Here are some simple steps to stop your anxiety taking over:

  1. Find someone to support you – Having a shoulder to cry on really does do the world of good. Try and sit with someone who you can share your feelings with and let them help support you through the day.
  2. Don’t pile the pressure on – Even if you have a role on the day, such as reading the eulogy or a pallbearer, remember that it’s OK not to be OK. Everyone will completely understand if you have a few tears, or need to pause for a bit to collect your thoughts.
  3. Break the day down in your mind – If you’re struggling to see through all the ‘brain fog’ then think through what the day might look like in your head and see yourself moving through each of the parts. If you notice something feels particularly uncomfortable then pause for a bit until you feel calmer about the situation. This will help to have a clearer mind and make your anxieties feel more manageable.
  4. Look after yourself – Practice mindfulness techniques to help you soothe your thoughts and breathing. Run a hot bath or light a candle and try and relieve the stress and tension you have been feeling.
  5. Do what works for you – There’s no ‘one size fits all’ here. Do what you need to do to understand and accept your feelings and find coping strategies that work for you.

You needn’t let nerves and fear stop you from paying your respects or saying goodbye to someone who’s played an important part in your life. Open up to people, talk about your anxiety and let them help you find ways to cope.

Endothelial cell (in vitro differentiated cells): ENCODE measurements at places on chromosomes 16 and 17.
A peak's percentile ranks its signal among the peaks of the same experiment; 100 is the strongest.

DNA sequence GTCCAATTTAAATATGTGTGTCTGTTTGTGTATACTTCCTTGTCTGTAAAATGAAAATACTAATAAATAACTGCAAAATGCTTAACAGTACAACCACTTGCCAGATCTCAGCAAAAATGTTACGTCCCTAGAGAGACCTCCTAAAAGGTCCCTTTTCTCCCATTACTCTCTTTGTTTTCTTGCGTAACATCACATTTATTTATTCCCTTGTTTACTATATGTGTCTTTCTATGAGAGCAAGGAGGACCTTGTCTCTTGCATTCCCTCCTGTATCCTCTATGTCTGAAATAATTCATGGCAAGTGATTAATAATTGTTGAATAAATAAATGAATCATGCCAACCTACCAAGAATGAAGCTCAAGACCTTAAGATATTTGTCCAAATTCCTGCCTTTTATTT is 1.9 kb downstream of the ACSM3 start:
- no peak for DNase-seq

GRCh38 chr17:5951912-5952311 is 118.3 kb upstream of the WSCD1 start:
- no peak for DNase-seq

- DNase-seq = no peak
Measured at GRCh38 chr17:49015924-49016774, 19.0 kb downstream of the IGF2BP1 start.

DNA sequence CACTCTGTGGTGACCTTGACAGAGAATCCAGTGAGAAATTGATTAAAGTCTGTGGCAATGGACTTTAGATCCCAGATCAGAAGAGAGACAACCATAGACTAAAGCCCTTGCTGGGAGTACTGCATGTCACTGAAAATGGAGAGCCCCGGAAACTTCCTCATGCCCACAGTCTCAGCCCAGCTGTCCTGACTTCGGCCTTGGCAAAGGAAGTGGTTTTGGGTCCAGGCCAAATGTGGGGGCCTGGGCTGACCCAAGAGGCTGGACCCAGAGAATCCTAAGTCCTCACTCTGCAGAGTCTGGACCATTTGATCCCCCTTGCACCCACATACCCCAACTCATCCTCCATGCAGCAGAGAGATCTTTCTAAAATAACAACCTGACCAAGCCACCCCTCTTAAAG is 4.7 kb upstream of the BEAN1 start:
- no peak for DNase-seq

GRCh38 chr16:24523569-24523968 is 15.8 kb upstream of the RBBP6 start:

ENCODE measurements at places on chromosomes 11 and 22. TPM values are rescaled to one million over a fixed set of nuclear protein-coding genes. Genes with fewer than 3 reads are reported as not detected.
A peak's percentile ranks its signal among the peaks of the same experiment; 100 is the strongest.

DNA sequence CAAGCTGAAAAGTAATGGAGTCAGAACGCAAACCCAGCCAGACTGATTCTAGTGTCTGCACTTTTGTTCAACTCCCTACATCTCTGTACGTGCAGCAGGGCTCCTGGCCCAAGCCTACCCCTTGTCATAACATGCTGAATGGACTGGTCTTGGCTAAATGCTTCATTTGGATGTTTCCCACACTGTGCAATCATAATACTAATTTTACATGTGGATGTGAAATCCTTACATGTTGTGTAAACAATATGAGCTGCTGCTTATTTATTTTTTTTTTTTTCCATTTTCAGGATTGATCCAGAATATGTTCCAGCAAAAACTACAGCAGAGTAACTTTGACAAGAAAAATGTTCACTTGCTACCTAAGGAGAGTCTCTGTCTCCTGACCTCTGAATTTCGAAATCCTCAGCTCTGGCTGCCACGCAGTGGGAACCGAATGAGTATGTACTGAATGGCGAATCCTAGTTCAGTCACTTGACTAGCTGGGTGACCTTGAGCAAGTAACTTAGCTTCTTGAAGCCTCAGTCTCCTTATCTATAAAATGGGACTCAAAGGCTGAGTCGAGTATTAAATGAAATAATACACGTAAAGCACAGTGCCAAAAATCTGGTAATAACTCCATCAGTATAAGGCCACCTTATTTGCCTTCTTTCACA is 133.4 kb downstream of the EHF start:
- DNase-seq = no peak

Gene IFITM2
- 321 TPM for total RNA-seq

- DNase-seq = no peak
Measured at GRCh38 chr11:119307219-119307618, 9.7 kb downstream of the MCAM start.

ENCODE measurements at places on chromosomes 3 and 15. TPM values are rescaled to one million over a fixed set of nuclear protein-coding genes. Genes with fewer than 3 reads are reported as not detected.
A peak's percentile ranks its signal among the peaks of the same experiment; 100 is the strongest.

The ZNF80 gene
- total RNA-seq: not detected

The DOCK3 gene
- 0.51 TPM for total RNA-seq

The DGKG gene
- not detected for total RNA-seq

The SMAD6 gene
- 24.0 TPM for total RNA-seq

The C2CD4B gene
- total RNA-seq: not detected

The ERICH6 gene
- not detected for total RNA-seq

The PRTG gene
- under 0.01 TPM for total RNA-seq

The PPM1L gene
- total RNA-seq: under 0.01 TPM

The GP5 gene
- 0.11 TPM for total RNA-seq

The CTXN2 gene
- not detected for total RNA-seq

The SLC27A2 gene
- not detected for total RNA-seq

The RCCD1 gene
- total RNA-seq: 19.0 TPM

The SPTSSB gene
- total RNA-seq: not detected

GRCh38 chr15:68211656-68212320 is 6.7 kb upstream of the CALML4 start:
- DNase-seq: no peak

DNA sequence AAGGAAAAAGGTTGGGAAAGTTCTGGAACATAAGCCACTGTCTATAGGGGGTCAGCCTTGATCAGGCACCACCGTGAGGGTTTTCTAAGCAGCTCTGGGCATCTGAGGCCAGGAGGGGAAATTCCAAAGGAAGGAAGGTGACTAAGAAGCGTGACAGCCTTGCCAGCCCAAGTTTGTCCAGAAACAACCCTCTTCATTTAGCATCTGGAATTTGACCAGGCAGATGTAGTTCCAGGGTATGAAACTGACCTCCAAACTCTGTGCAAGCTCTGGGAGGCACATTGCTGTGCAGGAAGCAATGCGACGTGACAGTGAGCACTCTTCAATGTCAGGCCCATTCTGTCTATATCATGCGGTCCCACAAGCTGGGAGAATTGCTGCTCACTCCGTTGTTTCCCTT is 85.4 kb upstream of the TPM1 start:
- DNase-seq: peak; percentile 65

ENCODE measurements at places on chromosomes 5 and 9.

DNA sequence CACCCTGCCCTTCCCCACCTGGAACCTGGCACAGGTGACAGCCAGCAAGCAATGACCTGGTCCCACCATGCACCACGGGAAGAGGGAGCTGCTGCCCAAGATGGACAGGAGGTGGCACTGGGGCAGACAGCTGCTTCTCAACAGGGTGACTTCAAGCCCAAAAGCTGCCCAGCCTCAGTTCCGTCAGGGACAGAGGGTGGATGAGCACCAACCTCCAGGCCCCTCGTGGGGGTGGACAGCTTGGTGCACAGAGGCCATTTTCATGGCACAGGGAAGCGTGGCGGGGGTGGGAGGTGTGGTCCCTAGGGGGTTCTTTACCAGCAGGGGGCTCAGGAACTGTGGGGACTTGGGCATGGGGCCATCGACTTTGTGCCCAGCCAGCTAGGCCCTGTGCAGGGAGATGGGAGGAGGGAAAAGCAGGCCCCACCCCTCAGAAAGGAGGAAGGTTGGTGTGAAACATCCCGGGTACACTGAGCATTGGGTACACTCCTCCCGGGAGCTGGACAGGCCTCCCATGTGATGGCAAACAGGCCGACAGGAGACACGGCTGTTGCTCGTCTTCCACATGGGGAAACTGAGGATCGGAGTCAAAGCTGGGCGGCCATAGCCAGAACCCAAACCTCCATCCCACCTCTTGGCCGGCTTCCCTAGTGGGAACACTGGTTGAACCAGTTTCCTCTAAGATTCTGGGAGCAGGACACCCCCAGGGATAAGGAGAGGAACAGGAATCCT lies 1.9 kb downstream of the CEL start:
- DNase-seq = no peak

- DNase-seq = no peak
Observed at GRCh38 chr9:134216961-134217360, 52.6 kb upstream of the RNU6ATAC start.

Coping with grief around anniversaries

July 28th, 2020    Author:

While there are certain recognised stages of grief, there is no right or wrong way to grieve the loss of a loved one; everyone is different. There are lots of resources online for bereavement support, which some of us may reach for soon after losing a loved one. However, we can of course experience feelings of loss many months down the line – and for years to come. Grief never really leaves us, but we find ways of accepting and coping.

Feelings of grief can be triggered by events and anniversaries, such as Christmas, birthdays and wedding anniversaries, but also by things we might not so readily expect – a piece of music being played, a TV programme or even a particular type of food. We can see anniversaries and events coming, which means we can prepare ourselves for how we might feel. The smaller triggers tend to come over us when we least suspect it.

 

Triggers for grief

Last month the country celebrated Father’s Day. It’s events like this that can cause both dread and pain for those who have lost a loved one. For weeks before they might avoid card shops, switch off adverts on TV and spam the ill-timed marketing emails. These are all things that can help them cope.

There are also plenty of positive actions we can take in this situation. You might like to:

  • Light a candle in memory of your loved one
  • Visit their grave or memorial place and lay some flowers
  • Spend the day going through old photos or videos and sharing memories with other members of your family